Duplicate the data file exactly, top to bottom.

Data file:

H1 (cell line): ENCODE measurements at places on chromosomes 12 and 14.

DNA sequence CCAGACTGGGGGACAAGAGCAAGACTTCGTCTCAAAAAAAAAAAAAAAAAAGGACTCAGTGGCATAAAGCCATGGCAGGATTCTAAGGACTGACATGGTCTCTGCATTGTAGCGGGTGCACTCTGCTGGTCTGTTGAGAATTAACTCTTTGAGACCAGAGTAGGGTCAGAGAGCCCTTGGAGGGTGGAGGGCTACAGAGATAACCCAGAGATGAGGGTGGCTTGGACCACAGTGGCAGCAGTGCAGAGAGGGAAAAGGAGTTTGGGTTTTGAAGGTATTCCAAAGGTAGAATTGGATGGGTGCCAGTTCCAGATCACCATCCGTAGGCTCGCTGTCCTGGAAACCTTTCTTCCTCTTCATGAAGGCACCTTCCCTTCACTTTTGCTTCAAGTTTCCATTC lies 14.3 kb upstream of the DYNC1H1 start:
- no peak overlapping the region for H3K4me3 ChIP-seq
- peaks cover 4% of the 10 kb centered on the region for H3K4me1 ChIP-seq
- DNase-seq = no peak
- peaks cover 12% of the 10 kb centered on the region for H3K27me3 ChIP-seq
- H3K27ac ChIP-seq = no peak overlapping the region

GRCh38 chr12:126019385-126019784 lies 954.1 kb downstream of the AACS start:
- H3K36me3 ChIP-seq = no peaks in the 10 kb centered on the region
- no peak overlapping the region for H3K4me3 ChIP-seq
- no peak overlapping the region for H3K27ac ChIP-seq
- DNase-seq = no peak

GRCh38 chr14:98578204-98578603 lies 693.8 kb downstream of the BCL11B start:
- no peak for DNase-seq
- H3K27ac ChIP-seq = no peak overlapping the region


H1 (cell line): ENCODE measurements at places on chromosomes 12 and 14.

DNA sequence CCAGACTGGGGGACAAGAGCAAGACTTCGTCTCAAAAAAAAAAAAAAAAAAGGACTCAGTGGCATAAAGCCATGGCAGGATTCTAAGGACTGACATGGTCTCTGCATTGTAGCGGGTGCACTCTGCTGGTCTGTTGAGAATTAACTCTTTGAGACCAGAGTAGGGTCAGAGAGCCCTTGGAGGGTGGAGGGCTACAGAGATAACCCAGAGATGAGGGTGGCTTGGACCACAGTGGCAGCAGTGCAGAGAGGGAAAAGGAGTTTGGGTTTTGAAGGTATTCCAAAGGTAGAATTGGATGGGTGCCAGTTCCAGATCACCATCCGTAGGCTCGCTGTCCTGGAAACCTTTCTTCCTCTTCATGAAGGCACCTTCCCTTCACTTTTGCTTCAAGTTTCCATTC lies 14.3 kb upstream of the DYNC1H1 start:
- no peak overlapping the region for H3K4me3 ChIP-seq
- peaks cover 4% of the 10 kb centered on the region for H3K4me1 ChIP-seq
- DNase-seq = no peak
- peaks cover 12% of the 10 kb centered on the region for H3K27me3 ChIP-seq
- H3K27ac ChIP-seq = no peak overlapping the region

GRCh38 chr12:126019385-126019784 lies 954.1 kb downstream of the AACS start:
- H3K36me3 ChIP-seq = no peaks in the 10 kb centered on the region
- no peak overlapping the region for H3K4me3 ChIP-seq
- no peak overlapping the region for H3K27ac ChIP-seq
- DNase-seq = no peak

GRCh38 chr14:98578204-98578603 lies 693.8 kb downstream of the BCL11B start:
- no peak for DNase-seq
- H3K27ac ChIP-seq = no peak overlapping the region